Author Archives: Octavian Covalschi

Google Analytics Data Export API – Part 1

When Google exposed its Data Export API, it endeared itself closer to developers and to customers of Google Analytics. Data Export API allows us to develop client applications to retrieve data from existing analytics profiles of authorized users.

How does it work?
The Data Export API provides read-only access to all available analytics data. Any data that is displayed in the analytics web interface can be accessed through this API. Nice isn’t it? You can get all your analytics data, for all your monitored websites and use it as you please.

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Add some “magic” to PHP apps: Dynamic properties

There are no doubts that PHP made a huge impact on Web development industry. Because of it’s flexibility, PHP finds it’s usage in many areas, starting from simple Web sites and ending with complex Web applications (i.e. frameworks, shopping carts, etc…).

So, today I’d like to share with you how can a simple feature bring back/more fun to daily development. Let’s talk about “magic methods”.

“Magic methods” are class methods that start with double-underscores “__”. PHP has more than 1 of them, however today we’ll make usage only 4 of them: __set, __get, __isset, __unset.

So, what’s so special about them? You could use them to make your object more adaptive, you could have dynamic and unlimited properties.
For example we have a simple User class:

class User {
private $name;
}

At the time of it’s writing I don’t know how many properties it will have, and later when I’ll need new properties, I’ll have to add them, right?. However there is another option, to have a super class that will handle calls to unknown/non-existing properties. The idea would be to store all data in an associative array (a map if you want) and place this functionality into a super class that we’ll extend.

class AbstractModel {
  private $data = array();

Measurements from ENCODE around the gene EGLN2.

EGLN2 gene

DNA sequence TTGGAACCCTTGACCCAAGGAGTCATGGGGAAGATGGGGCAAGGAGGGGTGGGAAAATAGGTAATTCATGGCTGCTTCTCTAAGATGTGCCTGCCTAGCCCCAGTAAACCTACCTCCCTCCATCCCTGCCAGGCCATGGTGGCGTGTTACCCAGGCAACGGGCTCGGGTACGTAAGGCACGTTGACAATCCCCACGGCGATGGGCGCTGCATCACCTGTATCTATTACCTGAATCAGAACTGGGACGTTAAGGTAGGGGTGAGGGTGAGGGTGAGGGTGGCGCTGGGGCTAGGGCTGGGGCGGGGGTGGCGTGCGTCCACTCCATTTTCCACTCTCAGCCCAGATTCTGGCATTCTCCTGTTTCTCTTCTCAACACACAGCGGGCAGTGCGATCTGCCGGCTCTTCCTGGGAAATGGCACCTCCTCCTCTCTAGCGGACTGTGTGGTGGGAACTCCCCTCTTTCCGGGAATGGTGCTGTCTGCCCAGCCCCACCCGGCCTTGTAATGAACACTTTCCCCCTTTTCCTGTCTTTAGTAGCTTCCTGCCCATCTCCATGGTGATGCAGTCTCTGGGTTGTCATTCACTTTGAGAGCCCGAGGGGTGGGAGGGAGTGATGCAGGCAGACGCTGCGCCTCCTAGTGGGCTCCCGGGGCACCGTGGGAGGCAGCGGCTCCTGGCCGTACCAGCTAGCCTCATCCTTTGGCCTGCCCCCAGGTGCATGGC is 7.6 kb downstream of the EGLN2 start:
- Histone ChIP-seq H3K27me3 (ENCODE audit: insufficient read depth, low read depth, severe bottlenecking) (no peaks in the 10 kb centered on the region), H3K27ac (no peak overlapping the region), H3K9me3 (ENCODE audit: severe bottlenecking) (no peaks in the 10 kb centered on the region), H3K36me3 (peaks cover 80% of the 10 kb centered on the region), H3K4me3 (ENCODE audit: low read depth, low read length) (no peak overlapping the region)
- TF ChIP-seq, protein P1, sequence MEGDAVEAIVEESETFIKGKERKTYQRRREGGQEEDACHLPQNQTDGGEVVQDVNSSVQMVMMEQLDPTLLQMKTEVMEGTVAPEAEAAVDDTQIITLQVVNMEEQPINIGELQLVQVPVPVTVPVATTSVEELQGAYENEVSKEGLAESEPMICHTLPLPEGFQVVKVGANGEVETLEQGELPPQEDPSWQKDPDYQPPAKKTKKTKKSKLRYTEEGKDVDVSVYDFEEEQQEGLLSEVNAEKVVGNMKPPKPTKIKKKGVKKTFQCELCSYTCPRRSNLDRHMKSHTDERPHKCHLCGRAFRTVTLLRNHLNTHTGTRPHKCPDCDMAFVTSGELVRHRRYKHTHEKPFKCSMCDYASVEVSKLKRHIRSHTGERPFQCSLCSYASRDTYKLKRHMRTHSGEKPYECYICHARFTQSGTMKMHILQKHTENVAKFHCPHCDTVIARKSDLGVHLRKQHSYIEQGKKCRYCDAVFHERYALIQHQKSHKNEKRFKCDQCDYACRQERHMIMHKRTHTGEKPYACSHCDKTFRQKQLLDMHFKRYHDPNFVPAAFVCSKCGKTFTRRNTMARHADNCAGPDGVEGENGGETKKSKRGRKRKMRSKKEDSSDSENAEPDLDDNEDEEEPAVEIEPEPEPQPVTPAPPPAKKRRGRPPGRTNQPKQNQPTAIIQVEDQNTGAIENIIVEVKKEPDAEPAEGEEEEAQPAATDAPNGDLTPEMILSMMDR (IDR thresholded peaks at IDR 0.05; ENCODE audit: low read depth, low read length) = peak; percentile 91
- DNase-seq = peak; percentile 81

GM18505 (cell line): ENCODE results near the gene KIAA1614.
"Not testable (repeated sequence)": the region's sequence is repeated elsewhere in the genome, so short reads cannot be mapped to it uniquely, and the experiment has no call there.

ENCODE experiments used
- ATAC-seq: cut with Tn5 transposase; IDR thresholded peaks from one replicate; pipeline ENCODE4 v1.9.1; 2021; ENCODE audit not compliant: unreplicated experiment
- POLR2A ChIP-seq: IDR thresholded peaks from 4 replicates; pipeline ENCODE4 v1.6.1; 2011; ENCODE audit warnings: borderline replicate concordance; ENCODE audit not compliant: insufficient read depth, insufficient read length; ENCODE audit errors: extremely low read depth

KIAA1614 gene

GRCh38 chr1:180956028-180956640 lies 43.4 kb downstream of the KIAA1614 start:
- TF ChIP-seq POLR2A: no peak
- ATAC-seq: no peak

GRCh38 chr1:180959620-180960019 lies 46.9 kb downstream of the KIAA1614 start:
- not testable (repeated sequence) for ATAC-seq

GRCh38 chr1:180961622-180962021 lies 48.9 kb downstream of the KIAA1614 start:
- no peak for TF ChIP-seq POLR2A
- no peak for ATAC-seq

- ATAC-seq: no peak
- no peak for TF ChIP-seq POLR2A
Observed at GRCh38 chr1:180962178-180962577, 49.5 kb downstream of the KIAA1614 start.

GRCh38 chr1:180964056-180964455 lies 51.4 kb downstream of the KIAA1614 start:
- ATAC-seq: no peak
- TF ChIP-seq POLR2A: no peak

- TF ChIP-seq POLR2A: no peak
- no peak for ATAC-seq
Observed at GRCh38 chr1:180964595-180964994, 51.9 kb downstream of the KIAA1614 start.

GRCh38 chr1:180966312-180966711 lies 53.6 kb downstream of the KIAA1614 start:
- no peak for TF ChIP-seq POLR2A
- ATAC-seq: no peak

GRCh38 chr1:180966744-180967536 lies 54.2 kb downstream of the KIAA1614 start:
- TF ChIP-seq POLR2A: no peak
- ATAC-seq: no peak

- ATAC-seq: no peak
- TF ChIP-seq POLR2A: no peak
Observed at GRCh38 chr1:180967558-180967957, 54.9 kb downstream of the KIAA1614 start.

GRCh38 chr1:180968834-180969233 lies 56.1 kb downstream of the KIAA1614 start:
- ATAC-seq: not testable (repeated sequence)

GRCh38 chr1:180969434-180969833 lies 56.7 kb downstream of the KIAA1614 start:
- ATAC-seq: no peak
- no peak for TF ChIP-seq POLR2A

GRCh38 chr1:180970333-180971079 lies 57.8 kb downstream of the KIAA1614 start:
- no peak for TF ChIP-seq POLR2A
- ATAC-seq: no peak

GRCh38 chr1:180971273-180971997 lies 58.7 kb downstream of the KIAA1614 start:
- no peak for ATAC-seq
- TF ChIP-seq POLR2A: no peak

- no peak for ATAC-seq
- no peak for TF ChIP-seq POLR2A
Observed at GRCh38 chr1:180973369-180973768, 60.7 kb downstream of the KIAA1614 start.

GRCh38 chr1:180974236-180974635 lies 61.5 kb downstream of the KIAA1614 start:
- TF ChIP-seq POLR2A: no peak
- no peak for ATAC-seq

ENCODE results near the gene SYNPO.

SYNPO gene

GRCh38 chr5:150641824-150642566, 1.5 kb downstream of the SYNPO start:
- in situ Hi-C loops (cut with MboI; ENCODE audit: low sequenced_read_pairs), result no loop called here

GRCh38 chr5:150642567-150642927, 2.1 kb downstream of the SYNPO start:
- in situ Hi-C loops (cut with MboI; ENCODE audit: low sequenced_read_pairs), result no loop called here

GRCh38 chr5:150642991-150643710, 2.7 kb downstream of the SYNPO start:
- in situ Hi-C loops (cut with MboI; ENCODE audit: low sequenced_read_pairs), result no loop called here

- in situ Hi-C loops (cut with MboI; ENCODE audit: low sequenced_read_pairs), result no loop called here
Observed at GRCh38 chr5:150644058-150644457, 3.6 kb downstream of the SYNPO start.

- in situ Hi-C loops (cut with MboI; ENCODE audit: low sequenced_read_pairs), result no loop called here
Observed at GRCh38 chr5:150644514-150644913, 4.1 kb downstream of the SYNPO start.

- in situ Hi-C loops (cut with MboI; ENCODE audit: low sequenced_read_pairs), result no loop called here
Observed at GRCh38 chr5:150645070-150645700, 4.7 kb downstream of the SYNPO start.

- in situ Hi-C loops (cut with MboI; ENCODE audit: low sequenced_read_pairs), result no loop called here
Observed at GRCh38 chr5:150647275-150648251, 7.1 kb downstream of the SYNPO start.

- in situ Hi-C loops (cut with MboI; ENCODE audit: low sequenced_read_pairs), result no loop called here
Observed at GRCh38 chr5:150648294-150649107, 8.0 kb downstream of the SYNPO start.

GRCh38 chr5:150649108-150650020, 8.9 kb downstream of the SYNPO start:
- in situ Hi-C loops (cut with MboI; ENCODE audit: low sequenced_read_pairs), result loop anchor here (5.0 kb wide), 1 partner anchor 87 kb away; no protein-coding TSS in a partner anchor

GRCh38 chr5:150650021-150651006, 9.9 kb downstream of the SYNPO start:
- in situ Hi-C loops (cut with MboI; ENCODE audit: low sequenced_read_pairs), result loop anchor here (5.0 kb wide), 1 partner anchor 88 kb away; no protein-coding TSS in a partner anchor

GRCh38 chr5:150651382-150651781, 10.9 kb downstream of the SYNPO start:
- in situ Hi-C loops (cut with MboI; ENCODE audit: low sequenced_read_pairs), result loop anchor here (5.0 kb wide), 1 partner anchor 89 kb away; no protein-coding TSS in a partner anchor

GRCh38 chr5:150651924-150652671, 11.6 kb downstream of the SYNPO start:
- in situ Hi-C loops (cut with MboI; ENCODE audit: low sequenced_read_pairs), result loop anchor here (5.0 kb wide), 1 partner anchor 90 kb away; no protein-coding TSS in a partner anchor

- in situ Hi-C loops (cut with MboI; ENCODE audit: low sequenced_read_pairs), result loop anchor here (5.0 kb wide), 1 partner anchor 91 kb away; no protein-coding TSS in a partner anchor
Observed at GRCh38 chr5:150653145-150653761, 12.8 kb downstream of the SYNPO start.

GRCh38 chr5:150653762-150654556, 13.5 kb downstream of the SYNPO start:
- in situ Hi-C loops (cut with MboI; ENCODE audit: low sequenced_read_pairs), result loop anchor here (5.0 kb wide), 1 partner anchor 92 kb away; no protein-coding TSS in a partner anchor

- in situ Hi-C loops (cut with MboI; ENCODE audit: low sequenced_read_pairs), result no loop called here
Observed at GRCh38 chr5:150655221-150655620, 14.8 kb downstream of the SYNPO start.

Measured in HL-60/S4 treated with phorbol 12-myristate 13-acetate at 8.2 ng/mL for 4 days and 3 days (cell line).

protected function __set($name, $value) {
  $this->data[$name] = $value;
}
 
protected function __get($name) {
  if (array_key_exists($name, $this->data)) {
     return $this->data[$name];
  }
  return null;
}
 
protected function __isset($name) {
  return isset($this->data[$name]);
}
 
protected function __unset($name) {
  unset($this->data[$name]);
 }
}

__set method will be called when we’ll try to assign a value to a non-existing property.

$obj->nonExistingProperty = "Some value";

will trigger

__set("nonExistingProperty", "Some value");

__get method will be called when we’ll want to retrieve value of our property.

echo $obj->nonExistingProperty;

will trigger

__get("nonExistingProperty");

Similar to __set and __get, __isset and __unset will be triggered when we’ll use isset and unset functions on non-existing properties.

Usage of our “magic”.

class User extends AbstractModel {
}
include "User.php";
define ('NL', '<br>');
 
$u = new User();
 
$u-&gt;name = "John Rambo";
$u-&gt;age = 87;
 
echo $u-&gt;name . NL;
echo $u-&gt;age . NL;
 
if (isset($u-&gt;name)) {
  echo "Name is set" . NL;
}
 
if (isset($u-&gt;age)) {
  echo "Age is set" . NL;
}
 
if (!isset($u-&gt;email)) {
  echo "Email is NOT set" . NL;
}

Output:

John Rambo
87
Name is set
Age is set
Email is NOT set